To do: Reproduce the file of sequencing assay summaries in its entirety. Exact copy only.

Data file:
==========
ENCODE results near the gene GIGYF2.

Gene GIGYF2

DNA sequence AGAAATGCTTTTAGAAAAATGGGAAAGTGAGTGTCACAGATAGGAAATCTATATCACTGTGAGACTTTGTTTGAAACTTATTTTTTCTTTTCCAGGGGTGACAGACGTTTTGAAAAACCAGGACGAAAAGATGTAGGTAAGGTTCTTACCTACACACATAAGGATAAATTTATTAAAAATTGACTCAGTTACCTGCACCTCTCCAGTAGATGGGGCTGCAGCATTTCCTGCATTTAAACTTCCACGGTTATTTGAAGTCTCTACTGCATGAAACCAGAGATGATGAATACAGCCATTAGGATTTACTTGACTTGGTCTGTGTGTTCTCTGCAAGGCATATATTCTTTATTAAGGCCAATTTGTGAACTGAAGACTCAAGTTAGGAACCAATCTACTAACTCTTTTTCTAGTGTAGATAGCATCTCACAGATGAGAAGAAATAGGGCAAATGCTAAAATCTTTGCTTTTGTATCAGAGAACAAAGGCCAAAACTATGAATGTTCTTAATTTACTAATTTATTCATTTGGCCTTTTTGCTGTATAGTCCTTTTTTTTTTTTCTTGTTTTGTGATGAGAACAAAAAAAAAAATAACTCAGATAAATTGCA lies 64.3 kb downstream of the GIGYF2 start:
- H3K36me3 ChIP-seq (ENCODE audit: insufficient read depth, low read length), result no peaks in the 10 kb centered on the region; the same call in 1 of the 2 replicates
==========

ENCODE results near the gene GIGYF2.

Gene GIGYF2

DNA sequence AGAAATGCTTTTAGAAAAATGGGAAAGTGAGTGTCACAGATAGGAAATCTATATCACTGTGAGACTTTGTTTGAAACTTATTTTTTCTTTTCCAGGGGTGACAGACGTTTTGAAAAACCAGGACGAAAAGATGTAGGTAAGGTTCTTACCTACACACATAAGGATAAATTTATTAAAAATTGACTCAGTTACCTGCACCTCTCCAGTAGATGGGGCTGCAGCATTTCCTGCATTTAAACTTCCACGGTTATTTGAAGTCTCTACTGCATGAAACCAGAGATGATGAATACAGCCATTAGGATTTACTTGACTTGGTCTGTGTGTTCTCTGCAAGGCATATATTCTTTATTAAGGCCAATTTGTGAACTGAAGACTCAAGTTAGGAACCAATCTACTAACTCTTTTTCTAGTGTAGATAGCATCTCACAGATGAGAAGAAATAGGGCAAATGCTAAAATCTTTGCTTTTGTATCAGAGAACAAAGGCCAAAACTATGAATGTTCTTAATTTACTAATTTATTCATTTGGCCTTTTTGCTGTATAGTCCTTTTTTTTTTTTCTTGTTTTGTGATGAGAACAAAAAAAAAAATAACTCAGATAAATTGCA lies 64.3 kb downstream of the GIGYF2 start:
- H3K36me3 ChIP-seq (ENCODE audit: insufficient read depth, low read length), result no peaks in the 10 kb centered on the region; the same call in 1 of the 2 replicates